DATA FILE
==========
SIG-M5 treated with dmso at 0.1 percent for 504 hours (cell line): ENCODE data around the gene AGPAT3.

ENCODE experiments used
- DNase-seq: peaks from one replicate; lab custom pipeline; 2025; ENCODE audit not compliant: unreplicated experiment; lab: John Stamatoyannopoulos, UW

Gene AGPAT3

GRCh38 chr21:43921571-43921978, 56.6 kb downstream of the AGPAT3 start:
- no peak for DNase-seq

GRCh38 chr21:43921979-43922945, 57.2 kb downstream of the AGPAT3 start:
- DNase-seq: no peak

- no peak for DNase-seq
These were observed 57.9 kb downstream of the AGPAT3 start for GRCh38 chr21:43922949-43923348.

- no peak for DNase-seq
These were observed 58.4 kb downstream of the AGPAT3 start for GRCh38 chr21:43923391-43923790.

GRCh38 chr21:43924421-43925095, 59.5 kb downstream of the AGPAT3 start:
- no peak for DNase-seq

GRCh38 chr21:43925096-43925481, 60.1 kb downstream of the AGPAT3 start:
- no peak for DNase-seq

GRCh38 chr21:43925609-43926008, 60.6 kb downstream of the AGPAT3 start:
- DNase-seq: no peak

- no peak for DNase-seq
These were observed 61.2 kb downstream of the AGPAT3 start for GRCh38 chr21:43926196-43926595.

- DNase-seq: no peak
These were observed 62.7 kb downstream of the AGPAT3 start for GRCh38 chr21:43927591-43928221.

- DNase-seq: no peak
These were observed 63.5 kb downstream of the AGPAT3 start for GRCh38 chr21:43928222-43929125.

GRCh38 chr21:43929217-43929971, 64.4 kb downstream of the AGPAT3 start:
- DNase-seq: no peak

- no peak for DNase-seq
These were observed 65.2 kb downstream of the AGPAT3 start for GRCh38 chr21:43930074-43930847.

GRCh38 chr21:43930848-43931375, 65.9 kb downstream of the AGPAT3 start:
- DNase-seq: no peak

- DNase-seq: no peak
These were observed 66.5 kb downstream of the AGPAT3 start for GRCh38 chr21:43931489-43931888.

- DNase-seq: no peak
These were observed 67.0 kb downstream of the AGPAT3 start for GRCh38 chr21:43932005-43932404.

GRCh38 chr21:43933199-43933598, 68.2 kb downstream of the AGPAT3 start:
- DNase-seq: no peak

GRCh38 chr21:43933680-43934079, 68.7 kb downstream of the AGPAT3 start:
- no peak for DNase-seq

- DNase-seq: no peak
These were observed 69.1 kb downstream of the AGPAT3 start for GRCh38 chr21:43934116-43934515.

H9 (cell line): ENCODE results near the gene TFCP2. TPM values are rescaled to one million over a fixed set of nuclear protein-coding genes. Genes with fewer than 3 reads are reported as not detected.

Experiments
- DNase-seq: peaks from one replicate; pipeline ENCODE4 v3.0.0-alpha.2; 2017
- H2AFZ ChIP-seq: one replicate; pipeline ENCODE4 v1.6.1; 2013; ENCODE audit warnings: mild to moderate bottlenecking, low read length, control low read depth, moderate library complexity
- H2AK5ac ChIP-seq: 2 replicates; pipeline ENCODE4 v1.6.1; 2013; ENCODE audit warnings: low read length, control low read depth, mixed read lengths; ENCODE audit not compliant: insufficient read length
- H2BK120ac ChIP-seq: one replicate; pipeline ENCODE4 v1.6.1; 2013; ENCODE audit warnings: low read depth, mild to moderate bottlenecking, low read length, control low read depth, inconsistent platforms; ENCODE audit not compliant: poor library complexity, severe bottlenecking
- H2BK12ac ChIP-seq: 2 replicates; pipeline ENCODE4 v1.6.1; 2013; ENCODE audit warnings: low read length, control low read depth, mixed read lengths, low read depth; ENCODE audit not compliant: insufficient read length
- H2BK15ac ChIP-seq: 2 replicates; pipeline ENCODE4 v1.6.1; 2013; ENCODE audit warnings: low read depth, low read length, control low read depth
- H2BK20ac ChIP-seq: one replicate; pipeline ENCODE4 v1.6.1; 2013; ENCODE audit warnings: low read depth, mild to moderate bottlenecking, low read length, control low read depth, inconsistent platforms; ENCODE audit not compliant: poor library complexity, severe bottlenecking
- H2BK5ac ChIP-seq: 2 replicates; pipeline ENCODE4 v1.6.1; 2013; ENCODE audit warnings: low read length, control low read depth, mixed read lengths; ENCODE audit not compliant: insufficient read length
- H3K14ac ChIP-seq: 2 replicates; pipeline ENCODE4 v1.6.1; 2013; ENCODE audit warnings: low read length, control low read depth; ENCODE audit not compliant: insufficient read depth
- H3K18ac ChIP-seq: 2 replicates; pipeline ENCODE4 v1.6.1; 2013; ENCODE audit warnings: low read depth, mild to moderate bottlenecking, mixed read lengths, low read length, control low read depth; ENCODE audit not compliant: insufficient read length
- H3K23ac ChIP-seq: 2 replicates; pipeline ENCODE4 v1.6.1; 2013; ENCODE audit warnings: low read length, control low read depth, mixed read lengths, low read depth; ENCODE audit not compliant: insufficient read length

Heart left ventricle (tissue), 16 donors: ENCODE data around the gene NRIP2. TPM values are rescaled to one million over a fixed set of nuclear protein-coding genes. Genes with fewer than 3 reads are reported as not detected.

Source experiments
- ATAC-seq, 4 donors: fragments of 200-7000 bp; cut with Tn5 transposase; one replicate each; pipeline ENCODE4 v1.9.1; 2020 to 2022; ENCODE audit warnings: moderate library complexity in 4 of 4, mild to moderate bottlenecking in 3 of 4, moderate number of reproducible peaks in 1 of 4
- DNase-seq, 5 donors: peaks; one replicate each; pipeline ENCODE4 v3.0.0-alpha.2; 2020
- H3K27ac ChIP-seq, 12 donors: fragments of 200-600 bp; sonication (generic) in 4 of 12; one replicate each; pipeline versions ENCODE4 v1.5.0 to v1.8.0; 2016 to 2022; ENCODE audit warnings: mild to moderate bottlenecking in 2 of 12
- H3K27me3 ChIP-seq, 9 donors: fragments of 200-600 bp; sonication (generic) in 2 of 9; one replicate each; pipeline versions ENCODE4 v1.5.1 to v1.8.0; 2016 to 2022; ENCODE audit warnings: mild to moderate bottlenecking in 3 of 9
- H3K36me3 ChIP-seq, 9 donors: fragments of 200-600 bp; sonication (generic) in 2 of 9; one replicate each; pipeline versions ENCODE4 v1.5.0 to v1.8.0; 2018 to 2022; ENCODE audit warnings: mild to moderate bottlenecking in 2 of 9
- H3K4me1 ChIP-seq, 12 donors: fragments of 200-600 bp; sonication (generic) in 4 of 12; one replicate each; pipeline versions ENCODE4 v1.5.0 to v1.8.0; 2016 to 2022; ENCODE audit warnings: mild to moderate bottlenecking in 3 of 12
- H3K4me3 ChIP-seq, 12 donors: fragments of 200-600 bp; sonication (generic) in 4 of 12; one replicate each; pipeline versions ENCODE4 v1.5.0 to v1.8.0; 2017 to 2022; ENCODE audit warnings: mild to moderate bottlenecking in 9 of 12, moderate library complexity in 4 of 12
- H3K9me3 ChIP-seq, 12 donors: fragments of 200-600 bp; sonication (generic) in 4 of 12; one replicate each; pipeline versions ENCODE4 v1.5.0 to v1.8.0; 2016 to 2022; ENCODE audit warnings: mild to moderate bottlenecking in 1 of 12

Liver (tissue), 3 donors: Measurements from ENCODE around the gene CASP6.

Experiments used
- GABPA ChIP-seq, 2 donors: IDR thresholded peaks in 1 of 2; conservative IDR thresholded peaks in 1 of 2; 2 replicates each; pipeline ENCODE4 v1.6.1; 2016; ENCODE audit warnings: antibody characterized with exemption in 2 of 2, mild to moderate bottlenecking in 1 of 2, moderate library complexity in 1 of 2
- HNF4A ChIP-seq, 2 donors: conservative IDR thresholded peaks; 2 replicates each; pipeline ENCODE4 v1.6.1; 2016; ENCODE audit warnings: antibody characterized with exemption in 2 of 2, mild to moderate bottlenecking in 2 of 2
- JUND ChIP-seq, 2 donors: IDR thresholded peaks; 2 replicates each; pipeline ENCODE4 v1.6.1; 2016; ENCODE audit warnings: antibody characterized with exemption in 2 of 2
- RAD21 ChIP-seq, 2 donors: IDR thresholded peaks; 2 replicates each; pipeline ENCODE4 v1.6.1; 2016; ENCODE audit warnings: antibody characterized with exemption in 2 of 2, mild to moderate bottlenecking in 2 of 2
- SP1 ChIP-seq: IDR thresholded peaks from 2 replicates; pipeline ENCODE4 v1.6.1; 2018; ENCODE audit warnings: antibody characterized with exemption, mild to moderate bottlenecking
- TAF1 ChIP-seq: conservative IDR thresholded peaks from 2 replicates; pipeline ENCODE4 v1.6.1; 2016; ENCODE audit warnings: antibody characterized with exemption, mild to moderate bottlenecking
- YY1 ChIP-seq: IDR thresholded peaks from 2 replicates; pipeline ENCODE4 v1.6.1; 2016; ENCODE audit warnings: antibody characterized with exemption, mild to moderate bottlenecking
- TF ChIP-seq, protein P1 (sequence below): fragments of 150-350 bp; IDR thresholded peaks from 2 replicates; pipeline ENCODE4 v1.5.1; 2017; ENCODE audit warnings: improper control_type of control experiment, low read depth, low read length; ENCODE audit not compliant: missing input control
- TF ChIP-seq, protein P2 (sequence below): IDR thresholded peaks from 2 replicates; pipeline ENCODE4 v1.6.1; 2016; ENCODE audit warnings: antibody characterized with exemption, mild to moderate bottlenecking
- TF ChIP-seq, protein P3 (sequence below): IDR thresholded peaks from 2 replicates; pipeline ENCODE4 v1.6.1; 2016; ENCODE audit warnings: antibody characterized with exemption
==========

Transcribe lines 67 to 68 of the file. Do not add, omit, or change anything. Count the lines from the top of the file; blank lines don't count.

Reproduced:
- HNF4A ChIP-seq, 2 donors: conservative IDR thresholded peaks; 2 replicates each; pipeline ENCODE4 v1.6.1; 2016; ENCODE audit warnings: antibody characterized with exemption in 2 of 2, mild to moderate bottlenecking in 2 of 2
- JUND ChIP-seq, 2 donors: IDR thresholded peaks; 2 replicates each; pipeline ENCODE4 v1.6.1; 2016; ENCODE audit warnings: antibody characterized with exemption in 2 of 2